The flight included a drunk guy that had cussed at the flight attendant because she would not serve anymore because he was waayyyy drunk.  She came back with other flight attendants and who I presume was an air marshall.  He got handcuffed for a bit and passed out.  Then later I noticed him stumbling around.  He had to have brought his own hooch on because I am pretty sure I only was offered two drinks the first flight.  Then, of course he showed up on our flight to Japan, still stumbling but happy to pass out and sitting right behind me.  I then commented to Andy, "Wow, there sure have been a lot of single dudes on the plane to Bangkok."  He said, "Duh."  Oh yeah, that is something I hadn't really thought of...yuck! 

We arrived in Bangkok safely and went to the closest possible hotel, the Novotel that had a shuttle.  We were spoiled for sure, which was perfect because I couldn't have done anything for myself at that point, let alone my kids.  The carried our bags, got us to the room and showed up at 1am local time with room service.  All we could do was shower, eat and pass out.

This is our only photo of Japan.  Yes, were were there, really~

Then we woke up early to catch our flight to Dhaka.....oh the supense. 

Thursday, November 3, 2011

The calm before the storm...maybe

This move is very different from the last one when we had to unload so many pets, belongings and all that you acquire from having a farm for 10 years.  I love you awesome friends that took in our sweet pets! Now we are moving out of a 3 bedroom apartment and don't need to take any furniture with us or figure out what to do with pets.  Our new digs in Dhaka will be furnished so that means that when the movers come, they will take all of our furniture and put it in storage and then we are left so sort the rest into 3 "piles".  We will have one set of belongings we will take on the plane with us, which will include all our essential documents and some bedding and clothing.  The second set of materials will be a UAB (unaccompanied air baggage) of which we can take up to 700 lbs. that way. The third set is our HHE (household effects) which includes anything else and we can take up to 7000 lbs., I believe.  We will be lucky to get 500 lbs. in our HHE.  The UAB arrives about 2-3 weeks after we arrive and the HHE arrives 2-3 months after we arrive at post. 

I am definitely more laid back about this move and actually looking forward to a road trip for a week and a half where we will live out of a car with our luggage and get to visit family and friends in the Midwest. I think this life will suit us because DH and I get antsy when we are doing the same thing in the same place for too long.  I like living "light".  It really helps you to realize you are not what your belongings are.  We essentially started over here a year ago--new place, friends, furniture, toys and are just as joyful as ever.  I know that with the world being so connected now more than it has been before that we will be taken care of and find what we need.  I am so grateful for our amazing friends that we have made here and hate to say "goodbye", but we know that new friends are waiting for us (literally) and we will make even more when we move.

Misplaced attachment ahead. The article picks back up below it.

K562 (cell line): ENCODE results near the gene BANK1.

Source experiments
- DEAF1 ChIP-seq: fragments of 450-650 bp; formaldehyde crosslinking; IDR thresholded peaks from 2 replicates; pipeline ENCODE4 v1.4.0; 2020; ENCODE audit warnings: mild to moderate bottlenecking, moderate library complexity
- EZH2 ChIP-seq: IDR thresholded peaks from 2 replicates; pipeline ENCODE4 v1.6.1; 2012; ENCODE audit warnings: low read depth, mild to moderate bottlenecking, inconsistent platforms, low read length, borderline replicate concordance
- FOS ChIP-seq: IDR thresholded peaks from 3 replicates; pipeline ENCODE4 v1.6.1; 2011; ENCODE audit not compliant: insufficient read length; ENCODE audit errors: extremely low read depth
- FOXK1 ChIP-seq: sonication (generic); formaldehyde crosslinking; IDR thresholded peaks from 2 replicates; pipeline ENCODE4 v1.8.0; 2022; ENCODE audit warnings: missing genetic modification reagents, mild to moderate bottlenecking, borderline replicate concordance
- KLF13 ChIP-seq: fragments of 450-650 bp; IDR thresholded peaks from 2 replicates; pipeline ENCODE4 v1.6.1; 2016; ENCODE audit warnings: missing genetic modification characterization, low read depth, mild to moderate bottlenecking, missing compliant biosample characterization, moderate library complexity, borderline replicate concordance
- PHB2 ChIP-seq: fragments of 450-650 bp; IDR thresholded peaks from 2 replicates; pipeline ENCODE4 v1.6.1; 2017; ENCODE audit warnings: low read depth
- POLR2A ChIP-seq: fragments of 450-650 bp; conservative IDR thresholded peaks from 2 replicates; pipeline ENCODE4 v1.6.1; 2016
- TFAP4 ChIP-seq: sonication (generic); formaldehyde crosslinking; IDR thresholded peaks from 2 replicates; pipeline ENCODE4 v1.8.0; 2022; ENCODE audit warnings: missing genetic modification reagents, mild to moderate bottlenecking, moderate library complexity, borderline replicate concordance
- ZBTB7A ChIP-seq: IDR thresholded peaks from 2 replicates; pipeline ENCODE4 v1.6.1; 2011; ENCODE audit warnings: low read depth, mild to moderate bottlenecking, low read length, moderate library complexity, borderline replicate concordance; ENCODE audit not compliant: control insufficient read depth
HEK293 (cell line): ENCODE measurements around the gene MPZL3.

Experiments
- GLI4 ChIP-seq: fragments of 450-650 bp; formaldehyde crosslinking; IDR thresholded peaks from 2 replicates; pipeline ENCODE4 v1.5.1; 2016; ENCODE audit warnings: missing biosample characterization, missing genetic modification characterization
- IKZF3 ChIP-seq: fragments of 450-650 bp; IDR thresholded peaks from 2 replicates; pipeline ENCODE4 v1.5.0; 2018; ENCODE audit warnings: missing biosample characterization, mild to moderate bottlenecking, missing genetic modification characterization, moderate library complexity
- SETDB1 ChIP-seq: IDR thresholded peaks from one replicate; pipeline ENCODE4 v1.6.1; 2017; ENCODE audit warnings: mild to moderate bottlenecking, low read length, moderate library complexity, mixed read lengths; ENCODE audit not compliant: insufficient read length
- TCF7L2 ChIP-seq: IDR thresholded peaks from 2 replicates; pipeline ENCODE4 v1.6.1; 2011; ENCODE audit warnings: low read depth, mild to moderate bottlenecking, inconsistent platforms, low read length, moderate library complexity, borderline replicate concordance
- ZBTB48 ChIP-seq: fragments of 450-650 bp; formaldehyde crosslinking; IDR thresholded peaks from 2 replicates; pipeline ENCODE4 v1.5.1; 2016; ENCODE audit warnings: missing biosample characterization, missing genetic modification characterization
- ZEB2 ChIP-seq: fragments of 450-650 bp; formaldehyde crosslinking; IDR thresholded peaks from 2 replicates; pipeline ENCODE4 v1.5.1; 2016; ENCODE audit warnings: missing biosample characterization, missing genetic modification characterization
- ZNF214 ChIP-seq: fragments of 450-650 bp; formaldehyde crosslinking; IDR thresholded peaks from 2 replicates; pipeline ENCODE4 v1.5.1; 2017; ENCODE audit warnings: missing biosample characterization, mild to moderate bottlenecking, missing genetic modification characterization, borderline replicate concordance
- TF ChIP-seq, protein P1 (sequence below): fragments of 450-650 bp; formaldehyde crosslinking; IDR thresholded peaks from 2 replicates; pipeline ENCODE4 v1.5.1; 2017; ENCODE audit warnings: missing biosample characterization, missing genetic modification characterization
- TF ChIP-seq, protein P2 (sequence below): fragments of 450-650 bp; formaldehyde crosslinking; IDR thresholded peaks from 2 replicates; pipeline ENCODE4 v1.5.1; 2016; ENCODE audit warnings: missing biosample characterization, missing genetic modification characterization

I have been making the silly obligatory trips to costco and amazon.com to "stock up" on stuff, but really we would do just fine if I didn't have my Kissmyface soap and Toms of Maine toothpaste and deoderant. We can also get things shipped to a US address that will be sent over to us every two weeks, but I hear you can't get liquids sent to you.  Not a big deal.  We will manage.  And I am honestly thinking we might manage better over there.  Help is inexpensive--by help I mean "help".  Like a maid, cook, nanny, driver, etc.  Yes I am going to get a maid and a cook (hopefully the same person) so I can still work my teaching job that I have and give someone a safe place to work with a decent salary.  Don't think I'll hire a nanny since the kids will be in school and I don't want to share when the are home.  They will go to an awesome international school and make friends from all over the world, too.

I cannot help (there's that word again) but think that DH's and my experiences living w/o electricity or running water for a year each and running an organic vegetable and flower farm has prepared us in some way for living abroad in a poverty stricken country.  I cannot imagine the extent of the poverty, and we will be living quite well by even most American standards in an area that is separated from the extreme poverty.  We will be able to come home to a cool house with fresh clean water and food, which may be the hardest thing because of the good ol' Catholic guilt.  DH is in development work, so I am hopeful that his work and all the similar work that others do will have a lasting impact on the wellbeing and survival of the people of Bangladesh.  I have said this before, and I will say it again "we needed to live in a third world country to be able to live like we are middle class".  We have never wanted for anything thanks to being born to parents that were able to and did all they could to be sure we had what we needed, and often times wanted.  But it is tough these days to have two parents working (and in the past farming, too) to be able to make ends meet, and it shouldn't be that way in the U.S. or anywhere else.  We have graduate degrees for goodness sake.  We are different only because of our luck in being born where we were to whom we were when we were and we were able to get credit.